Why these five MLB playoff teams from 2019 could miss the 2020 postseason

With Opening Day 2020 just three weeks away, we’ve reached the part of the spring when prognostication becomes the baseball media’s second religion. There is no shortage of questions to answer with guesses at this point. Who will be the fifth starter? What about the last player on the bench? What are the odds this or that injury is healed in time for the season?

At minimum, these exercises are a good way to run down the clock. Sometimes, though, they prove to be more than filler, and can spur some interesting thoughts. For instance, this week we intend to answer two questions to the best of our ability: 1) what sub-.500 teams will ascend and become contenders?; and 2) which playoff teams from last season will miss this year’s dance? We answered the first question yesterday, so today let’s tackle the second inquiry.

Let’s begin with some pertinent information. The 10-team postseason has been around since 2012, when Major League Baseball introduced the Wild Card Game as a means of creating more drama. In the seven postseasons since that inaugural edition, at least three teams have fallen out of the bracket on a year-to-year basis. The average turnover is five, or half the field. 

Which teams sail over their Vegas win totals? And how many wins will every single MLB team have this season? Visit SportsLine now to get the top 10 season win total bets, and see every team’s projected record, all from a computer model that went 14-5 on win total picks last year.

The past doesn’t always ensure the future, but in this instance it makes for a handy framing device. Below you’ll find last year’s playoff teams split into two tiers: “safe” and “risky,” or the five teams we think are likeliest to return and the five we think are likeliest to fall out. We’ve ranked the teams within each tier as well, as a means of showing our confidence level in each club.

Now, let’s get to it.

The safe teams


Mookie Betts should give Dave Roberts and Andrew Friedman ample reason to smile.

1. Los Angeles Dodgers

Here’s how secure the Dodgers are: PECOTA, Baseball Prospectus’ storied projection system, gives them a 100 percent chance at making the playoffs. That’s based on their simulations of the regular season, which have the Dodgers averaging 23 wins more than the second-place finisher in the National League West. For a point of reference, consider that PECOTA thinks the gap between first and last in the National League Central will be 16 games.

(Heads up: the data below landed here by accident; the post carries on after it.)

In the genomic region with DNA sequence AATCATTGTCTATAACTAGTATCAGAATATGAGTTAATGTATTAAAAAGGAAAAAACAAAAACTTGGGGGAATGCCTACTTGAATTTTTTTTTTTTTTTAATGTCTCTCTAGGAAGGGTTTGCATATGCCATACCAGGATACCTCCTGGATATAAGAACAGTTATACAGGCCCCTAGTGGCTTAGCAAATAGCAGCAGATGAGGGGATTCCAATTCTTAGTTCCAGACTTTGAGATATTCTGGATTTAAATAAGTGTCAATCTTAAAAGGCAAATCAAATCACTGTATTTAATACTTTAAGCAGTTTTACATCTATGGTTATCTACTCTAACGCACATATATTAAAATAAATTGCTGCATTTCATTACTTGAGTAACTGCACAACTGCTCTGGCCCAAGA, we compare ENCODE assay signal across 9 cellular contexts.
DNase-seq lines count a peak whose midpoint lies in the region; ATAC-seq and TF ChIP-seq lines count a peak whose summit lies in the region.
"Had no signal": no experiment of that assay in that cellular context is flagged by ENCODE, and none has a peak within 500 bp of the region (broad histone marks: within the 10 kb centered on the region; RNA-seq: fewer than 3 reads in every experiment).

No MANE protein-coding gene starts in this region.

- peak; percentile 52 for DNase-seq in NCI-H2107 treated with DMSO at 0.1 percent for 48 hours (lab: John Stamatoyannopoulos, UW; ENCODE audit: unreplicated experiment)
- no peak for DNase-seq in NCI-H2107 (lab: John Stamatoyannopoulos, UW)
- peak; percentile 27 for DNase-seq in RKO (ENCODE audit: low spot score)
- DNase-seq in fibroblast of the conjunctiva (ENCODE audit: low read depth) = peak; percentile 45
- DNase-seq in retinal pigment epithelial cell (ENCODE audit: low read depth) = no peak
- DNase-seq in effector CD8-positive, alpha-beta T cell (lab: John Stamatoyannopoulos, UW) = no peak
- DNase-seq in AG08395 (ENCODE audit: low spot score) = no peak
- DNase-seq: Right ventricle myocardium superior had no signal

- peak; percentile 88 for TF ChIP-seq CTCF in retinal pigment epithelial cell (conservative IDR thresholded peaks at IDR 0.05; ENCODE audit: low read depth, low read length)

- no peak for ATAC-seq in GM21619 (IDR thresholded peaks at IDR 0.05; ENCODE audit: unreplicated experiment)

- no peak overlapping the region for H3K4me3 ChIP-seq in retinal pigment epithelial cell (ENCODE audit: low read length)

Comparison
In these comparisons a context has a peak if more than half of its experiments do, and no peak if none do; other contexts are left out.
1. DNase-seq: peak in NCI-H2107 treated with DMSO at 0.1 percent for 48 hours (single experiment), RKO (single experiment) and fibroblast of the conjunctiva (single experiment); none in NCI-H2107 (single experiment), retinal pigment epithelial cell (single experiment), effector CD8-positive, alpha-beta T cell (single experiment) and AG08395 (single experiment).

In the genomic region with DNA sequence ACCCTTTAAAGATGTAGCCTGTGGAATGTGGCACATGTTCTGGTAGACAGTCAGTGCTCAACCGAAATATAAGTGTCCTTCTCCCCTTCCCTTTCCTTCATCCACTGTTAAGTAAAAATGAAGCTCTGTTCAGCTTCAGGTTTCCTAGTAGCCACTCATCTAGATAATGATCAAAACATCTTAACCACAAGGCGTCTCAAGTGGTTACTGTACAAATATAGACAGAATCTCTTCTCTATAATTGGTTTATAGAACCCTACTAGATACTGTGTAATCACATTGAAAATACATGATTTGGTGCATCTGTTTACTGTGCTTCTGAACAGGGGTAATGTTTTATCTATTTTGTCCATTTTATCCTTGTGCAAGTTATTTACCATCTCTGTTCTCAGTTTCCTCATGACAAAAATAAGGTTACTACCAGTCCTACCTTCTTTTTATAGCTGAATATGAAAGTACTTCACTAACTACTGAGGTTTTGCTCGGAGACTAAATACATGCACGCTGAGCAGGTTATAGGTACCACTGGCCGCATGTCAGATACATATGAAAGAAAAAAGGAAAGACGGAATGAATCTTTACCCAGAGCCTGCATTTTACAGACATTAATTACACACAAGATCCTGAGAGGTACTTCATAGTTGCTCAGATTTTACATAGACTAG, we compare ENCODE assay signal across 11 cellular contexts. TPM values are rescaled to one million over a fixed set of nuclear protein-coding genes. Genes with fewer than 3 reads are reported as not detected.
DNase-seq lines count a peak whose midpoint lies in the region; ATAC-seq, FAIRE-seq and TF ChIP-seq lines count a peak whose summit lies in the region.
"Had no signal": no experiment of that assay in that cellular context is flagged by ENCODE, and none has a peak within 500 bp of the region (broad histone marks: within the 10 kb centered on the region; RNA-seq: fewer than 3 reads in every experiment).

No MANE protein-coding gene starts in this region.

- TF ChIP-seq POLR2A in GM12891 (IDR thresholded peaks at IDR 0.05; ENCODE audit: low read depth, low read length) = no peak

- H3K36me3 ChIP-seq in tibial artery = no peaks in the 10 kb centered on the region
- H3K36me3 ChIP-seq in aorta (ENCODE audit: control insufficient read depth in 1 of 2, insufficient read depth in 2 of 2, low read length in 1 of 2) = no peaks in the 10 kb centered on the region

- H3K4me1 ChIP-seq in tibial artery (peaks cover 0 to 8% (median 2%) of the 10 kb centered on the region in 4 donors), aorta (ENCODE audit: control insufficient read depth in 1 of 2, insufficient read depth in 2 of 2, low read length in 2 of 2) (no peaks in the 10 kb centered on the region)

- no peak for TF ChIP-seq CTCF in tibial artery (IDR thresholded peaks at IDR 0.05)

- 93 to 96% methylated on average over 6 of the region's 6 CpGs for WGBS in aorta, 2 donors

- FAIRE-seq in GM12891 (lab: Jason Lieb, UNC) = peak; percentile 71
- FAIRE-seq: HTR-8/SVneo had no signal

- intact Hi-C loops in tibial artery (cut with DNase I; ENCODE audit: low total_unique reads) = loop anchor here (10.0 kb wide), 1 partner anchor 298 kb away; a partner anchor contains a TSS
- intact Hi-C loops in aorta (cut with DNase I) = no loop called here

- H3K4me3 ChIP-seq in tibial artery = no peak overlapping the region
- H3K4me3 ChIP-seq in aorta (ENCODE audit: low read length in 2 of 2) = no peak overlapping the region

You don’t have to know diddly squat about PECOTA to appreciate the stacked nature of this Dodgers club. They won 106 games last season, and then added the second-best player in the game (Mookie Betts) and a veteran starter (David Price) without giving up much. They did lose Hyun-Jin Ryu and Rich Hill to free agency, but there’s significant room for internal growth, depending on the progress of Will Smith, Dustin May, and Gavin Lux, among others.

With most teams, you can envision them missing the postseason. Not here, not even if you’re N.K. Jemisin. Andrew Friedman builds depth charts resembling spider webs, with coverage and contingency plans everywhere. Maybe the Dodgers win only 100 games instead of 110 or more, but they have too much talent and too much depth to envision them failing to qualify for October.

2. New York Yankees

The risk with the Yankees is injury. New York changed its strength and conditioning staff after leading the league last season in days missed due to injury, but so far it hasn’t paid off. Luis Severino is out for the year; James Paxton will miss the start of the season; and both Giancarlo Stanton and Aaron Judge are dealing with health-related matters of their own. Woof.

Assuming the Yankees don’t have key contributors drop like flies all season, again, they’re about as safe as an American League team can get. PECOTA has them winning the East by more than 10 games, thanks in part to the Boston Red Sox prioritizing profits to wins. Maybe the Tampa Bay Rays can give the Yankees more of a scare than projected, but that’s to be seen.

MLB: Detroit Tigers at Minnesota Twins

Mitch Garver was one of the most improved players in baseball last season, and remains a key to the Twins’ success.
Jesse Johnson / USA TODAY Sports

3. Minnesota Twins

The risk with the Twins is regression, as their roster enjoyed a lot of career seasons in 2019. It’s fashionable these days to credit those banner years to skilled coaching, therefore suggesting genuine changes of the true-talent variety. Maybe that proves to be the case for a few Twins players, but remember that their coaching staff was raided by the rest of the league. The instructors in place now can be as good as their predecessors without getting the same results.